Sunday, April 19, 2020

James Cary Hawes

James Cary Hawes (b. Millersburg, Kentucky, 2 December 1891; d. Kenton, Kentucky, 5 December 1935)

James Cary Hawes was the second of three sons of Albert Cary Hawes (1859-c.1901), a pig iron manufacturer, and his wife Martha ("Mattie") Hawes (1863-1936), nee Butler.  Albert Cary Hawes was the son of Brigadier General James Morrison Hawes (1824-1889) of the Confederate States of America.

The family lived in Chicago for a number of years.  In 1902, after the death of her husband, Mattie Hawes moved back to Kentucky. According to his draft registration card from June 1917, James Cary Hawes was then working as a clerk at a lumberyard in Chicago.  He is listed as having the physical debility of being a hunchback.

His only known fiction is the story "The Crystal Ball" published in the 1 August 1919 issue of The Thrill Book.  It is a rather flat situation comedy--wherein a film actor, in debt to his boss, faces a series of contrived situations in order to get out of debt.  These include arranging a quick marriage to become his dying aunt's heir, as well as dealing with a series of ladies claiming to own a valuable diamond (known as the Crystal Ball) which had been stolen yet somehow comes into the actor's possession. The situation ends ridiculously, as the actor's girlfriend has staged the whole situation to delay any marriage until her own acting contract, which specifically forbade her from marrying, expired at midnight. The boss then buys screen rights to the scenario.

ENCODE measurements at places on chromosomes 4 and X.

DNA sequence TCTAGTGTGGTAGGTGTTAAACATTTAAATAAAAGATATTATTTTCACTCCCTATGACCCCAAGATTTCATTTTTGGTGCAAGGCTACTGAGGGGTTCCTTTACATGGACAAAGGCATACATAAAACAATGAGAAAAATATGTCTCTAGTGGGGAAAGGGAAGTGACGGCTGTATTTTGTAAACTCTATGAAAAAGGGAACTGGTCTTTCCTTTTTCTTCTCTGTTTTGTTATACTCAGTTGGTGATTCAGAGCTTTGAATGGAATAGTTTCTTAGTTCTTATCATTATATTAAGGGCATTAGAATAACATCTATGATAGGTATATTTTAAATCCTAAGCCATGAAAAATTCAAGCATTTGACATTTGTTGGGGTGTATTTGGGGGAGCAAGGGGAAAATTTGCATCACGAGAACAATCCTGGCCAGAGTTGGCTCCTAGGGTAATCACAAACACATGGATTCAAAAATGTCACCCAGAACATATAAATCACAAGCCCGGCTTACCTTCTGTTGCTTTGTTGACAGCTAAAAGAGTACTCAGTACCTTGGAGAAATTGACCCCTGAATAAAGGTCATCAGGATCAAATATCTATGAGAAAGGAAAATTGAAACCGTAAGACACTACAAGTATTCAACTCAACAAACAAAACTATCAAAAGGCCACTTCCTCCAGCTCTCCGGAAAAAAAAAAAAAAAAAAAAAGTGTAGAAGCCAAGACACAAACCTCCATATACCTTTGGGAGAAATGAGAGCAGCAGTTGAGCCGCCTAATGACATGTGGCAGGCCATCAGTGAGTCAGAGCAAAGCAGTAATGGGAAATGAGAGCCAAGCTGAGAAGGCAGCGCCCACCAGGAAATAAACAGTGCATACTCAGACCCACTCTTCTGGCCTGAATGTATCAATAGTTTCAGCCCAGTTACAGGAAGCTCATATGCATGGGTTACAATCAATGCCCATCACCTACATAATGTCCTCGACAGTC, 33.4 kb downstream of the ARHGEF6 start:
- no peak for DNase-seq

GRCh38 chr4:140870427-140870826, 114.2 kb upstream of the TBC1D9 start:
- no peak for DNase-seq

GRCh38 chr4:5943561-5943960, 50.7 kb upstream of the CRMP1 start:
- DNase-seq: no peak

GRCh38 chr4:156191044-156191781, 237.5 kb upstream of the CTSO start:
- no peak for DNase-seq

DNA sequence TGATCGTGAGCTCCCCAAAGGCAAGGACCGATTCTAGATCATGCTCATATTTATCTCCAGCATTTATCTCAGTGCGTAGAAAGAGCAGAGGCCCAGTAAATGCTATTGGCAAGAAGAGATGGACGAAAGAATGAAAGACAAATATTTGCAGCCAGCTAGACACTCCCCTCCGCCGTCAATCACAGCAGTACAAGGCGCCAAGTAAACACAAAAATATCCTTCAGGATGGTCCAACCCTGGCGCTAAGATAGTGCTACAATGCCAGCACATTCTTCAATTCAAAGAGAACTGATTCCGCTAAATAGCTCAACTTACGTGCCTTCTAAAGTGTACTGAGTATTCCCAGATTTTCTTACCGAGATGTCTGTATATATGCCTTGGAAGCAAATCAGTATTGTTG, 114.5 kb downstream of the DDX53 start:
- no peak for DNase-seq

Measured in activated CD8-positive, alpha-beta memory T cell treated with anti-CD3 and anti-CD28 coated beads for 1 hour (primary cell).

Hawes is also known to have contributed to The Spectator: A Weekly Review of Insurance.

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